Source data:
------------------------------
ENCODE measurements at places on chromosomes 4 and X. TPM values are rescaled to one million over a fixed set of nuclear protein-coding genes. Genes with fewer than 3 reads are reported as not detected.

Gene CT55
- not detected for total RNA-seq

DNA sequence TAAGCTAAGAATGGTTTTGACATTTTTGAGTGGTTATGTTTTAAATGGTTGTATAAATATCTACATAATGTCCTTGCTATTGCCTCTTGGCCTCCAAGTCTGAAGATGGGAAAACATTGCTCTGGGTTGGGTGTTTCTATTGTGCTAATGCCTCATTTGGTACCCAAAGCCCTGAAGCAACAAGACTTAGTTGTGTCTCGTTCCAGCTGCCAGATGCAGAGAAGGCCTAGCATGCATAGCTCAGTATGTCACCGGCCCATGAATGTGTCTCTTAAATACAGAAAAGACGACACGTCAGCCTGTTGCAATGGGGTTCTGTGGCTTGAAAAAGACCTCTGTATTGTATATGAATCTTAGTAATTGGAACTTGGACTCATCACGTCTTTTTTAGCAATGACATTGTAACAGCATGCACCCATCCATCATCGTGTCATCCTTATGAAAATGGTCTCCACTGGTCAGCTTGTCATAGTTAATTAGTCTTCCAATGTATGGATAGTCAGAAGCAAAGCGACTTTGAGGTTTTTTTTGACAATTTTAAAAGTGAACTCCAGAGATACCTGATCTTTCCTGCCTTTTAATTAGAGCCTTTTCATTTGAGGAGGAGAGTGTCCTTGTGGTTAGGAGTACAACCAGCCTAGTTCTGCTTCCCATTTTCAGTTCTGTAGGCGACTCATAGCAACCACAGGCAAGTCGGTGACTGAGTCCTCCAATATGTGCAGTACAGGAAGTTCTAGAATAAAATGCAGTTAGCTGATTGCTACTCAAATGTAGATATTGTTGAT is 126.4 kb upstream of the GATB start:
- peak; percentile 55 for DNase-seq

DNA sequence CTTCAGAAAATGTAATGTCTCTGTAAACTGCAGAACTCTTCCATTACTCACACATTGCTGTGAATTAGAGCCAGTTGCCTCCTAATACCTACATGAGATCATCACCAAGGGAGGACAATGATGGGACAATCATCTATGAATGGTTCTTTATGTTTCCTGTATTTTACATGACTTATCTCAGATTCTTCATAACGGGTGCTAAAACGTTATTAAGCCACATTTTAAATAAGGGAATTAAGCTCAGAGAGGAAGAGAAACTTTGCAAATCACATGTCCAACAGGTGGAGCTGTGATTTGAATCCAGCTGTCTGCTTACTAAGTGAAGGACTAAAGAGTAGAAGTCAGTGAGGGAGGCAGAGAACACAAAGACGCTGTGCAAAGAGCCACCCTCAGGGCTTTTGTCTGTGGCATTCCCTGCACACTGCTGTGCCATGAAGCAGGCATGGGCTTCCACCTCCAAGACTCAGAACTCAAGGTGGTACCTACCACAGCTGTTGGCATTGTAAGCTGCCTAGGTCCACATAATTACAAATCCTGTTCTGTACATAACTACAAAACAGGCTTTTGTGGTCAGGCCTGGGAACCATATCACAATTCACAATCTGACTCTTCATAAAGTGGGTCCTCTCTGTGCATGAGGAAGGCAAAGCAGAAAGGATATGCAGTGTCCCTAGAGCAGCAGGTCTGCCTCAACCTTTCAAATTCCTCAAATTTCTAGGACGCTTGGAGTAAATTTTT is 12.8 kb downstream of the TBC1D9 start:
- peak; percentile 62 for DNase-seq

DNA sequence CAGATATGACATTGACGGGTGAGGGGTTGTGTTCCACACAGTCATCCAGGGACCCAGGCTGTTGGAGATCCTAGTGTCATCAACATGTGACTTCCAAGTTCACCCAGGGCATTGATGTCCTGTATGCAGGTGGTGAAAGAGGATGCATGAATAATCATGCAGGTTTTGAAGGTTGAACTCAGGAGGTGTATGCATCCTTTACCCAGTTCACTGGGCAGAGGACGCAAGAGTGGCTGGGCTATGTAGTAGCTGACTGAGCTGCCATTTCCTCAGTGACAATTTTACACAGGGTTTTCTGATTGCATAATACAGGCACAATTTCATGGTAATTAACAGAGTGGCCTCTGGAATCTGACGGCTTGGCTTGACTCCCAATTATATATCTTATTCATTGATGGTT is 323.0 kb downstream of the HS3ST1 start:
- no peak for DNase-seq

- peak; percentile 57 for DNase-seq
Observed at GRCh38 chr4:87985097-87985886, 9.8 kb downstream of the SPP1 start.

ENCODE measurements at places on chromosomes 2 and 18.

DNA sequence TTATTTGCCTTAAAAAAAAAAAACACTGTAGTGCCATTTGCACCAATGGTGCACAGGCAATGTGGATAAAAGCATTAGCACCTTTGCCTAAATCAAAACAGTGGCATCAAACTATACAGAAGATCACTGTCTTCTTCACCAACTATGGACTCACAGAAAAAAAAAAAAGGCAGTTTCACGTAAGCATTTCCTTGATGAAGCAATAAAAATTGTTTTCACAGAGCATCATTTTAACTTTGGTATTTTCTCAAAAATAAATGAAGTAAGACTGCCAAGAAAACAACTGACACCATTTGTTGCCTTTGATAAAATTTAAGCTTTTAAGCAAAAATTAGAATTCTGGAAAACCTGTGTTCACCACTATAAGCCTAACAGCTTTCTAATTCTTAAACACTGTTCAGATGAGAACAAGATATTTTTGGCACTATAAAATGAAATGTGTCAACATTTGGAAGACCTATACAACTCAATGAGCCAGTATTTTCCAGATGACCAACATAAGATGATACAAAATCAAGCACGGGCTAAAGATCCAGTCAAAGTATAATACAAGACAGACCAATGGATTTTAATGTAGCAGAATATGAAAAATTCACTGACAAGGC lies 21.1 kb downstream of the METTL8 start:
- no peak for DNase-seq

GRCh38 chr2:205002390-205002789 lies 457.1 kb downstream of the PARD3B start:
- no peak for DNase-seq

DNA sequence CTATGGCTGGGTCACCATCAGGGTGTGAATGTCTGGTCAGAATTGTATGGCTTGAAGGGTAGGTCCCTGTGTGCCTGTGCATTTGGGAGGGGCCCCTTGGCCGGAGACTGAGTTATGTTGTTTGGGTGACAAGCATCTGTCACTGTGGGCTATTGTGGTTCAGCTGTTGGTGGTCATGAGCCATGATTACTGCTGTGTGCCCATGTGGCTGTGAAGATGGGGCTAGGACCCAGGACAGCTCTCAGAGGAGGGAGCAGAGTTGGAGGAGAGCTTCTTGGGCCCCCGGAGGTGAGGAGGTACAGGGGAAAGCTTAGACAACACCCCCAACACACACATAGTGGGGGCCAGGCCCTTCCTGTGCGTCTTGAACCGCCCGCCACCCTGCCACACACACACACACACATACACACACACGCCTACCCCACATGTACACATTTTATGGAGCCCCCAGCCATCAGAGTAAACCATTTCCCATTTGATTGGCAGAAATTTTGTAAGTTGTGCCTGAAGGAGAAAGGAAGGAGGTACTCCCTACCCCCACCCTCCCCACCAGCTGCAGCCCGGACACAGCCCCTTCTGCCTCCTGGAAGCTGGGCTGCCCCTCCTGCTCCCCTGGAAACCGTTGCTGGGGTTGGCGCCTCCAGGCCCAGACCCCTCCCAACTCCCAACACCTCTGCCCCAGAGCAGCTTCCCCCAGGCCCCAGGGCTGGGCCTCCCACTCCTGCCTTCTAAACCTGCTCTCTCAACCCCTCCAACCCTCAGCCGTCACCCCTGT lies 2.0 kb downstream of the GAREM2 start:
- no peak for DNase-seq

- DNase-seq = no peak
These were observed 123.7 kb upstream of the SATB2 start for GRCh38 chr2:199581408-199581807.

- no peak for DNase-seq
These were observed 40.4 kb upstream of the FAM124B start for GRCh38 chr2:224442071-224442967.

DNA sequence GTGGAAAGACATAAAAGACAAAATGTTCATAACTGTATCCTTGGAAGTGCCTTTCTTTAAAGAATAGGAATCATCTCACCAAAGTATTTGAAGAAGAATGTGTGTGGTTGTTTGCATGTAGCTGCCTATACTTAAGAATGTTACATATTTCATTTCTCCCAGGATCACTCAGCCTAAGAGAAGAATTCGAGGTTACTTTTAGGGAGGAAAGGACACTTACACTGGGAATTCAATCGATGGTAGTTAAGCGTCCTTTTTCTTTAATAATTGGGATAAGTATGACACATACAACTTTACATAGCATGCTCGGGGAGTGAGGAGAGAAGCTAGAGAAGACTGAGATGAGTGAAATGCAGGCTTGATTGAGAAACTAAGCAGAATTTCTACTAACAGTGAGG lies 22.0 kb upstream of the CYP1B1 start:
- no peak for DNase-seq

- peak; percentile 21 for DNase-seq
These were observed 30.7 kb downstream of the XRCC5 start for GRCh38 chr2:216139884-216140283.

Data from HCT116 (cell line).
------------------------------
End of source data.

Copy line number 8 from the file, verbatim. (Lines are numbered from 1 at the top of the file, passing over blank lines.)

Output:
DNA sequence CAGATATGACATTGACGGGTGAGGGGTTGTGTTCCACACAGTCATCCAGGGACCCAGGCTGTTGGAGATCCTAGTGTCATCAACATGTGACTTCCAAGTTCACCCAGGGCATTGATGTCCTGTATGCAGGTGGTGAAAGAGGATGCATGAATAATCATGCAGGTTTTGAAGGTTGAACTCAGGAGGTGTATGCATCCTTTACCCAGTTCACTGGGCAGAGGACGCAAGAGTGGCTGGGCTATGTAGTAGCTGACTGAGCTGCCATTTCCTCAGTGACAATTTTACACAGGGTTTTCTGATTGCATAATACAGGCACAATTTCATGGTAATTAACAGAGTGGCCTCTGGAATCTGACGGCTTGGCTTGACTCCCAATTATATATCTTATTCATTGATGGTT is 323.0 kb downstream of the HS3ST1 start: